Julianne Moore – “Safe” (1995)
Julianne Moore’s finally poised to win her first Oscar for “Still Alice,” after four previous nods, and she’s had a long route to this point: several years on soap “As The World Turns” in the 1980s, followed by supporting movie parts in thrillers like “The Hand That Rocks The Cradle” and “Body Of Evidence” and then breaking out in Robert Altman’s “Short Cuts.” She’s great in that, and in Andre Malle’s “Vanya On 42nd Street,” but our favorite of her early performances is in Todd Haynes’ brilliant “Safe.” A modest, low-budget indie that the Village Voice named the best film of the 1990s, it sees Moore play Carol, a California housewife who develops a condition which sees her become convinced that she’s allergic to everyday household items. Like the best of Moore’s performances, “Still Alice” included, she’s a raw nerve here collapsing in front of her eyes, but she also has an immediate connection with Haynes and his cheeky satirical side, having fun with Carol’s more Stepford-ish quality, and the level of delusion that she may or may not be under. She’s great in “Still Alice,” but we wish the Academy had paid more attention twenty years earlier.
Rosamund Pike – “Pride & Prejudice” (2005)
We could be wrong, but Rosamund Pike might be the first person to debut as a Bond Girl (her ice maiden Miranda Frost is one of the few redeeming features in “Die Another Day”) before going on to become an Oscar nominee. One shouldn’t dismiss the films between her dabbling with 007 and “Gone Girl” though: she’s excellent in “Fugitive Pieces,” “An Education” and “The World’s End,” among others, but Pike’s most underrated turn might be in Joe Wright’s adaptation of “Pride & Prejudice,” in which she plays elder Bennett sister Jane. The 2005 film is pretty much perfectly cast throughout (though fans of the 1990s Colin Firth/Jennifer Ehle miniseries are prone to disagreeing), and while the film belongs to Keira Knightley, who picked up her first Oscar nod for it, Pike is luminous and heartbreaking as Jane. She and Knightley share a real sisterly bond in a way that some adaptations don’t manage to pull off, and when her romance goes south, it’s genuinely distressing to see.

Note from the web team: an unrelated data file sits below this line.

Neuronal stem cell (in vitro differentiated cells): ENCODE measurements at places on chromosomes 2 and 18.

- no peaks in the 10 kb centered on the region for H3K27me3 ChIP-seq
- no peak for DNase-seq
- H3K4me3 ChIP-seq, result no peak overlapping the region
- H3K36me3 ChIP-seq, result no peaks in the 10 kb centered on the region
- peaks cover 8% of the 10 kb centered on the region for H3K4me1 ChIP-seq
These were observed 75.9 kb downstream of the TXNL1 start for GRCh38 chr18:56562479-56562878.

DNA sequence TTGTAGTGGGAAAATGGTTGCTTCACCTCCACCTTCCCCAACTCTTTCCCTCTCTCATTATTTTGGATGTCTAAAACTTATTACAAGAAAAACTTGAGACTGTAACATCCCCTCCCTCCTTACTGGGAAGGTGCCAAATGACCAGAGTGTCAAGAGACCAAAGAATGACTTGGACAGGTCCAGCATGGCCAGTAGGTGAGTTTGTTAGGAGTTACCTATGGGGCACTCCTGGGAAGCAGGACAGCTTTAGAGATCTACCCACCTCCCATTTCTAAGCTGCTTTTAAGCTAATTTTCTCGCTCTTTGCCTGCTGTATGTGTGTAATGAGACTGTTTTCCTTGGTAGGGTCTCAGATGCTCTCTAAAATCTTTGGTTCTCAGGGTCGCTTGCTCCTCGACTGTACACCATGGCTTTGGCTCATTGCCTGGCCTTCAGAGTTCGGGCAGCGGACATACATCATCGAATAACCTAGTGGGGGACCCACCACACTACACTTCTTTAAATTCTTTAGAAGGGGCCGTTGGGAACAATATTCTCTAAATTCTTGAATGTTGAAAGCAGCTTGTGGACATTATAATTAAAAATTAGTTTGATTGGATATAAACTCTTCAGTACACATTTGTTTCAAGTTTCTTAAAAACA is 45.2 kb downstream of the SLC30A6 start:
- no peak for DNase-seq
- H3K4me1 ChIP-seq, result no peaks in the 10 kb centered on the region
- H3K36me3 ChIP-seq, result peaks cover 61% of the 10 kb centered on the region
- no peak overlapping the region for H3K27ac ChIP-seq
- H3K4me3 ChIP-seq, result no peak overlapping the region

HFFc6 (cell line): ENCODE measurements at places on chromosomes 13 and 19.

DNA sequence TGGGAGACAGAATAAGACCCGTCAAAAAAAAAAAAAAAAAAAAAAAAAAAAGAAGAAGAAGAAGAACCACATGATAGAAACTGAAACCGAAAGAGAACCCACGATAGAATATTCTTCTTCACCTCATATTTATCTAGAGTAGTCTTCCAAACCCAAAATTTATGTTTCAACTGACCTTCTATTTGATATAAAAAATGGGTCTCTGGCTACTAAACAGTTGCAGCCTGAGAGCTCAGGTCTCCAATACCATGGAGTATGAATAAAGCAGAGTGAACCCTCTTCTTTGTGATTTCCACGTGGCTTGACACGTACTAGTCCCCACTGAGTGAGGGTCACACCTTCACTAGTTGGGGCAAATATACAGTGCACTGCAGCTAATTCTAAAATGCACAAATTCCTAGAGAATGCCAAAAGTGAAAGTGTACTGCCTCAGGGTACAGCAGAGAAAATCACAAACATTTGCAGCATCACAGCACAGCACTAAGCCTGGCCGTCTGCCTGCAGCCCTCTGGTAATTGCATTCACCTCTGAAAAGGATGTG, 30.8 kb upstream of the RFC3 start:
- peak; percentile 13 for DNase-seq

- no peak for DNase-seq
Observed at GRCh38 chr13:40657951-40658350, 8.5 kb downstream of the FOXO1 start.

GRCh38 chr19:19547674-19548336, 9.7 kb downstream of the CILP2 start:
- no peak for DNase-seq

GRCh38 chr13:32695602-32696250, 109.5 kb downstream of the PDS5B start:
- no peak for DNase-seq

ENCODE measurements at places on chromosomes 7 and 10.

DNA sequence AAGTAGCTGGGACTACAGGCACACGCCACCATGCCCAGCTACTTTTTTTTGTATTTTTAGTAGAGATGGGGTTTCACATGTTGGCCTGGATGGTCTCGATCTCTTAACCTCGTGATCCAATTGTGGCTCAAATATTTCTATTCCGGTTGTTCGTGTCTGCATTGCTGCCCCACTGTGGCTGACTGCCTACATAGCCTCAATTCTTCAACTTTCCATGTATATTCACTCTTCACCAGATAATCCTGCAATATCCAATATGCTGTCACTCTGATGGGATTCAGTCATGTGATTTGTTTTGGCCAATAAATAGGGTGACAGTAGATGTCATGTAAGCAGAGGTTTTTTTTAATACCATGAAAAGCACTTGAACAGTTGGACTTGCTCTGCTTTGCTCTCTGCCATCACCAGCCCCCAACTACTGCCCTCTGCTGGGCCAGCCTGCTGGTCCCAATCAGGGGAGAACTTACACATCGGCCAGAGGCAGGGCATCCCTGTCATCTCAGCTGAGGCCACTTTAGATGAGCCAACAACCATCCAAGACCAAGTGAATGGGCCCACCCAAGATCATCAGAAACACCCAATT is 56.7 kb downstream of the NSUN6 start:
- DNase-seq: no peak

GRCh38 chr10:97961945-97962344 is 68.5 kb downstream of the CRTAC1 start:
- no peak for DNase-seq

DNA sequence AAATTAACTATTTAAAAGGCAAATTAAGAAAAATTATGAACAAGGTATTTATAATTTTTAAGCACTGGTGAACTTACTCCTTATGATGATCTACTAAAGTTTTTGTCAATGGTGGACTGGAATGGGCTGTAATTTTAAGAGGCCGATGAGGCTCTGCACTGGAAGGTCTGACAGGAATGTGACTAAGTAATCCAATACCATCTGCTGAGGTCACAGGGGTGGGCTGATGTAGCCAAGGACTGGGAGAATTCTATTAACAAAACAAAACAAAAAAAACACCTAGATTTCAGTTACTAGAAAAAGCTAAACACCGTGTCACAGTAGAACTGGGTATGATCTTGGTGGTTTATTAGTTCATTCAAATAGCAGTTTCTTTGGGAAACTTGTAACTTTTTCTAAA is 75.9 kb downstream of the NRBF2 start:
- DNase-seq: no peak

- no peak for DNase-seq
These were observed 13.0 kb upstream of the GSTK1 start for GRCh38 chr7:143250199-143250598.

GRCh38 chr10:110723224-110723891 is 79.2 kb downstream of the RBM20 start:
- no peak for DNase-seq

Reese Witherspoon – “Freeway” (1996)
In some ways, the sex and drugs of “Wild” marks a return to the more rock-and-roll side of Reese Witherspoon that we first saw on screen in the 1990s, from breakout in grungey media-madness pic “S.F.W” to the less-prim-than-she-seems Tracy Flick in “Election.” Perhaps her most gleefully unhinged performance of that period is in Matthew Bright’s darkly funny “Freeway,” a white-trash riff on the story of Red Riding Hood that sees Witherspoon’s redneck teen out for vengeance on paedo murderer guidance counselor Kiefer Sutherland. Witherspoon really goes for broke, embracing the film’s exploitation credentials with gusto, but despite the film’s occasionally juvenile would-be-shocking approach, remains curiously likable throughout. “Wild” might be rather more respectable, but she was drawing on similar talents to get her latest Oscar nod.
Best Supporting Actor
Ethan Hawke – “A Midnight Clear” (1992)
Ellar Coltrane isn’t the only “Boyhood” star we’ve seen grown-up on screen: Ethan Hawke has been working his craft for almost thirty years, even before his time-traveling collaborations with Richard Linklater
on both the “Before” trilogy and this year’s Best Picture nominee, and
was delivering some impressive performances long before his first nod,
for 2001’s “Training Day.” Everyone knows his early turn in “Dead Poets Society,” but our favorite early Hawke turn is probably in Keith Gordon’s little-seen, but very, very good World War II picture “A Midnight Clear.” The film stars a murderer’s row of early ’90s faces (Peter Berg, Kevin Dillon, Frank Whaley)